Exam 1 Study Guide Essay

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Chem 960
Fall 2012

Exam 1 Review Sheet

Chapter 1: Chemistry: The Science of Change

know how many significant digits are present in a number be able to carry out a mathematical problem and report an answer with the correct number of significant digits

Chapter 2: Atoms and the Periodic Table

know Dalton’s Postulates and understand them understand Thomson’s model for an atom understand what Millikan did understand Rutherford’s model for an atom and how his experiments showed this understand the relative masses of the parts of an atom…..know where most of the mass of an atom is located know how to abbreviate the symbol for an atom ex: 126C superscript = mass number = protons + neutrons subscript = atomic number = # protons know how to calculate # of protons/neutrons/electrons given the symbol & numbers know what an isotope is (differ in # of neutrons, not electrons or protons) be able to calculate average atomic masses when given their % abundances; be able to do other similar problems regarding isotopes understand the layout of the periodic table be able to identify: Alkali Metals, Alkaline Earth Metals, Halogens, Noble Gases, Transition Metals, Lanthanides, Actinides, Metals, Nonmetals, Metalloids be able to predict if a compound is ionic or covalent (metal/nonmetal is ionic, nonmetal/nonmetal is covalent) be able to predict the charges of ions: Group 1A atoms form +1 cations Group 2A atoms form +2 cations Al forms a +3 cation N forms a -3 anion Group 6A atoms form -2 anions Group 7A atoms form -1 anions You cannot predict the charges on transition metals - there are too many possibilities know what Amedeo Avogadro contributed to chemistry be able to convert between grams/moles/atoms; understand the mole and be proficient with Avogadro’s number

Chapter 3: Quantum Theory and the Electronic Structure of Atoms

know what Max Planck contributed to chemistry know what a quantum is know how Neils Bohr changed the concept of an atom’s structure understand what a line spectrum is be able to calculate the wavelength emitted with an electron transitions in an atom know Schroedinger’s contribution know the basic shapes of the s, p, d, and f orbitals understand what an orbital is be able to give electron configurations for atoms/ions in the correct filling order you should know the exceptions to the filling order……..know that, if you’re one electron away from being a half-filled d or f subshell, that one electron will be moved into a different subshell/shell in order to make it full and be more stable know Hund’s rule be able to give the 4 quantum numbers for any given electron when an electron is lost, it is always the one that is furthest away from the nucleus (the one with the highest principle quantum number, n, but not always the last electron to fill in the electron configuration; know this and be able to apply it you DO NOT need to know all of the energy/wavelength material from this chapter, despite the fact that it is a large portion of the chapter in the book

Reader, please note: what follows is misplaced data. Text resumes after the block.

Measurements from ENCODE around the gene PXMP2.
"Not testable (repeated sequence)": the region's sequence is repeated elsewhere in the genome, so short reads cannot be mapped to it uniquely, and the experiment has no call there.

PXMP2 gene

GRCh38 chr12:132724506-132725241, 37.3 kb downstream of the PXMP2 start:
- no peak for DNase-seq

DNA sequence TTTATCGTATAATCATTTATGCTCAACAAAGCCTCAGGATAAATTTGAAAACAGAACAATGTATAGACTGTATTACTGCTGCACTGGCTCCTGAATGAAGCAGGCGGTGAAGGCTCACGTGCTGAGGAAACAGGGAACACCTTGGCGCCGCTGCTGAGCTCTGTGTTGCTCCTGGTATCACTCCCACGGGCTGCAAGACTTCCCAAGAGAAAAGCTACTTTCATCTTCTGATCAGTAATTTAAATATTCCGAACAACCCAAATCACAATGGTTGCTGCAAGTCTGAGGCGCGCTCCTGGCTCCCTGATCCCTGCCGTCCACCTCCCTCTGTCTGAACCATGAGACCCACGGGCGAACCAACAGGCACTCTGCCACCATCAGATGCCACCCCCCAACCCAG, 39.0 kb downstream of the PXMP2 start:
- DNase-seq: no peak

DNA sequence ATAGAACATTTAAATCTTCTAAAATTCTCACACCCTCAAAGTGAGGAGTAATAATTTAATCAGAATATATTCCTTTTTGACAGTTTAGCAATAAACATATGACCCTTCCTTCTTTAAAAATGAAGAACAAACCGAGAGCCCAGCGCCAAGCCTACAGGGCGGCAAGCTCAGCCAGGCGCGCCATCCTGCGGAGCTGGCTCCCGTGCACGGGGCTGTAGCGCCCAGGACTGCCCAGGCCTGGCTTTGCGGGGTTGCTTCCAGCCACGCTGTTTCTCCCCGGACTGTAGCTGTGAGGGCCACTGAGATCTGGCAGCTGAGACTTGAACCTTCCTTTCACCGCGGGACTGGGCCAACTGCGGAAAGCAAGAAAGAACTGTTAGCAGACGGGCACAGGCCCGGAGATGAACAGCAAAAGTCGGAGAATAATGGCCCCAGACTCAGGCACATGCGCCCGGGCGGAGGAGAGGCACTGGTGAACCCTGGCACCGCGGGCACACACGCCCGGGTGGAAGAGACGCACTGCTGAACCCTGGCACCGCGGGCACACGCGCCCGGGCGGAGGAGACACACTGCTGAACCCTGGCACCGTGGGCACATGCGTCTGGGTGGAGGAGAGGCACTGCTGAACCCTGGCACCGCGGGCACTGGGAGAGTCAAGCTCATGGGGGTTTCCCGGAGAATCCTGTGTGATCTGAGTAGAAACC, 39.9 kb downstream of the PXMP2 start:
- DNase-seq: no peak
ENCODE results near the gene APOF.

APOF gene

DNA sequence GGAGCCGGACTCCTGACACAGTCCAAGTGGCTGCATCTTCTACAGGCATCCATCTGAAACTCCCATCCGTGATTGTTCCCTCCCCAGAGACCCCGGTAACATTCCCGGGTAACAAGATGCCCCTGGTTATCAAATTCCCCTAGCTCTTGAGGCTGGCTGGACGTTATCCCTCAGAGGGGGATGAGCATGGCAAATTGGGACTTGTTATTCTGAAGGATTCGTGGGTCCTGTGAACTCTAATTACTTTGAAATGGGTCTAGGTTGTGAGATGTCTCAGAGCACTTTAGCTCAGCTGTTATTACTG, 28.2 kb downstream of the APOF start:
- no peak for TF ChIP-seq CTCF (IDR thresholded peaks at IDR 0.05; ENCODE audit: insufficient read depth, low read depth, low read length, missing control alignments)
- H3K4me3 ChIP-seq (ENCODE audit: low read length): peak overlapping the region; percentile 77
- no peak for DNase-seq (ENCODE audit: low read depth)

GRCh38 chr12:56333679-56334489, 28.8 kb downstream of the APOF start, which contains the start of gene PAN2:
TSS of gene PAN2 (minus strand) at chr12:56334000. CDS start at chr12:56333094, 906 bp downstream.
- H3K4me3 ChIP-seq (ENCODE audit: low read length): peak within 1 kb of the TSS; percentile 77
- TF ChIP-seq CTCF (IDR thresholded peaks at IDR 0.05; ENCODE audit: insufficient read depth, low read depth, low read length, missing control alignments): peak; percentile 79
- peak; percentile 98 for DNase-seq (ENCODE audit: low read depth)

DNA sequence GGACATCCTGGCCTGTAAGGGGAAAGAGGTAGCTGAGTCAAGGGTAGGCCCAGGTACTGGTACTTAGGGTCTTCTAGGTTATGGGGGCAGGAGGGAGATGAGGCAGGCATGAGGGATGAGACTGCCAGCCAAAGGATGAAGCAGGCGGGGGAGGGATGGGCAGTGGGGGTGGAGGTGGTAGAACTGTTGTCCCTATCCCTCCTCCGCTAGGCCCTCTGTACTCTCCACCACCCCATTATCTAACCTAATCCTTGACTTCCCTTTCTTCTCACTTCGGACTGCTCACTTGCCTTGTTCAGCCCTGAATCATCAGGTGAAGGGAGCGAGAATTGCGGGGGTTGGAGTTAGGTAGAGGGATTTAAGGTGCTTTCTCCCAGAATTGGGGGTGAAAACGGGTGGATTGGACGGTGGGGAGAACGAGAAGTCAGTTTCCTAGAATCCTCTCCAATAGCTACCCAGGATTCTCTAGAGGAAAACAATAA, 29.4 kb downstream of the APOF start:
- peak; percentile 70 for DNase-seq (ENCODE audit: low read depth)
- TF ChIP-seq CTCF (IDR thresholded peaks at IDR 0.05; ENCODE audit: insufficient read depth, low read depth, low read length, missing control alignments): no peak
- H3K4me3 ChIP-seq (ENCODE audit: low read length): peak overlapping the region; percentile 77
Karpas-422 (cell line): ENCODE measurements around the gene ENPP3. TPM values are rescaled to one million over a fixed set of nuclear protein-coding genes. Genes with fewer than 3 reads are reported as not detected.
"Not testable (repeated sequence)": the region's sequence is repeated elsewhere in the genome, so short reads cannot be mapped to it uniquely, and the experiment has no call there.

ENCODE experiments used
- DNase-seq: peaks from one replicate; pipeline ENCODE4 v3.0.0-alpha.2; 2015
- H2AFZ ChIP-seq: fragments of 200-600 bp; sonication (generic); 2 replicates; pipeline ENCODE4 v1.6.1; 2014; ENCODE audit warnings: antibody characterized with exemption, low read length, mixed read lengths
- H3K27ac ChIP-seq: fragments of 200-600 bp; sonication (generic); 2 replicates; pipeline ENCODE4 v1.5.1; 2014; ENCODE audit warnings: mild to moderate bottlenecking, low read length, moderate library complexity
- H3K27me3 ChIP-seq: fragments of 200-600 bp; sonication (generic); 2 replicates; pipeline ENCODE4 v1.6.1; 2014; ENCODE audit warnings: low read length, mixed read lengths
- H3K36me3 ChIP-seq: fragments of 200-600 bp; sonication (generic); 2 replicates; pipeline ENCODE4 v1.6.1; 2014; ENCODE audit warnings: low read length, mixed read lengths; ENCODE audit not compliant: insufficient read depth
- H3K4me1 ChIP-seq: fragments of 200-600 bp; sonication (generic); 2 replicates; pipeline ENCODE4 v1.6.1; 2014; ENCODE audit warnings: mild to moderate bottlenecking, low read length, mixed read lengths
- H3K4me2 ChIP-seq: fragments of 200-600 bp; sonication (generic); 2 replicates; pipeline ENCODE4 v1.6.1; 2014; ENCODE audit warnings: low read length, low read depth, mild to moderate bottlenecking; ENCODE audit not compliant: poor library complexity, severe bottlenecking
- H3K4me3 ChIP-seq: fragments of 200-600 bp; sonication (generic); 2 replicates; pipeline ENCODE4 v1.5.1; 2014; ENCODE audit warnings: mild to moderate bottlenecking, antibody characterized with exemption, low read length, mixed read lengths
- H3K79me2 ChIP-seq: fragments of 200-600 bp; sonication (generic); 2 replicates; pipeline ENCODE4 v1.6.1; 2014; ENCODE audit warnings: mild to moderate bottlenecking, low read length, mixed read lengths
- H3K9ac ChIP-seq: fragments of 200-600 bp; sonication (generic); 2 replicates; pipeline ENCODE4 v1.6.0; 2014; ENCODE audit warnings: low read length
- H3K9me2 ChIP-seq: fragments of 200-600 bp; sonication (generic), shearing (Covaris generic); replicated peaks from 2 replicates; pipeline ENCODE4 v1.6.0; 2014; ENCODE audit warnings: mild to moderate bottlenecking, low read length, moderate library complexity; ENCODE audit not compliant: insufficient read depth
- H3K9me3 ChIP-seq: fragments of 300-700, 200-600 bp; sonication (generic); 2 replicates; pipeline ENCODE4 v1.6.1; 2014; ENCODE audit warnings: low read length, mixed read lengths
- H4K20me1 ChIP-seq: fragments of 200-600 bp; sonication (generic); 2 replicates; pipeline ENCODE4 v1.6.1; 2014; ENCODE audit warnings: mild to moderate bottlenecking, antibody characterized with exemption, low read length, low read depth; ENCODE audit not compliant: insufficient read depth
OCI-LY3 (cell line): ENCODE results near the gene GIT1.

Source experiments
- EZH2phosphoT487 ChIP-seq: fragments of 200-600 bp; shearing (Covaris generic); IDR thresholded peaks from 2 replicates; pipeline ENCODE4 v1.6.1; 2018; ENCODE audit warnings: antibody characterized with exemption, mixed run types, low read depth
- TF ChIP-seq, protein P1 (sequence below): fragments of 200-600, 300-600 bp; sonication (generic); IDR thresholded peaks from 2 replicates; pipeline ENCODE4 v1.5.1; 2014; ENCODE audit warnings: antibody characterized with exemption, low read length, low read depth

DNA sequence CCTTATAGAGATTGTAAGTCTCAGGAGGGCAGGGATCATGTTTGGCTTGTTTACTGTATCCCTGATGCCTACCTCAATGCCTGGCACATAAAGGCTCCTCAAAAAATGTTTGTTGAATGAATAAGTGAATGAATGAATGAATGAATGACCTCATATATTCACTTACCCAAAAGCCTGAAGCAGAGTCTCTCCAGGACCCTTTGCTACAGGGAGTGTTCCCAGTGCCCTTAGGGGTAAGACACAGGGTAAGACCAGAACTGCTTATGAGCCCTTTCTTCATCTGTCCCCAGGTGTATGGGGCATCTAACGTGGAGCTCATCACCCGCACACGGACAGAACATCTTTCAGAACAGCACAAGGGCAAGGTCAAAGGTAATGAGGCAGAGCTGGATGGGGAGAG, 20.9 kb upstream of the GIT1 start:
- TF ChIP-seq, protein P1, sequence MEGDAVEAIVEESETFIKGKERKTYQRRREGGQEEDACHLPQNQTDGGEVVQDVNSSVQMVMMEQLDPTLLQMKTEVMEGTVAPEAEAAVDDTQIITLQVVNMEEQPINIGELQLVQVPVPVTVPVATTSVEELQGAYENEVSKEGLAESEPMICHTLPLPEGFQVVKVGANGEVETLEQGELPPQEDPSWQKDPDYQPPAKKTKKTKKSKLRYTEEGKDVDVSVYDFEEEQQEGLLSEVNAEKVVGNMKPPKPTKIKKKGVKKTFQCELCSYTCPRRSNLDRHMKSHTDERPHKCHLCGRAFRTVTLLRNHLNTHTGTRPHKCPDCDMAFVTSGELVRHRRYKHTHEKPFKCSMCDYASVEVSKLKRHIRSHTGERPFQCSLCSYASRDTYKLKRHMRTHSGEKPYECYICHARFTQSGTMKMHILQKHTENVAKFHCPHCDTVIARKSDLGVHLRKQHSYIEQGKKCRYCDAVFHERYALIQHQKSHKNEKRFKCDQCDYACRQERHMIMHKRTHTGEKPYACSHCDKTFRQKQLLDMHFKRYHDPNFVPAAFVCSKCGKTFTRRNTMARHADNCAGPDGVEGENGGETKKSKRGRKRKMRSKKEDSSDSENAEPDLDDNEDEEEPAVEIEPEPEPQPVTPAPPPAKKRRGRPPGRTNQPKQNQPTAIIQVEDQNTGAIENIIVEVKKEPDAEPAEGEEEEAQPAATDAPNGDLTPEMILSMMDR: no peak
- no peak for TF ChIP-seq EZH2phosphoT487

Chapter 4: Periodic Trends of the Elements effective nuclear charge (Zeff) is the attractive force that an electron experiences from the nucleus. Electrons in between the electron in question and the nucleus shield an outer electron from the full attractive force of the nucleus. You can get a crude approximation of this by using: Zeff = Z - S, where Z = the # of protons in the nucleus, S = the # of core electrons in between the nucleus and the electron in question. Zeff as you move the periodic table : electrons added in the same shell/subshell do not shield each other much at all, but the # of protons is continually increasing as you move across a row,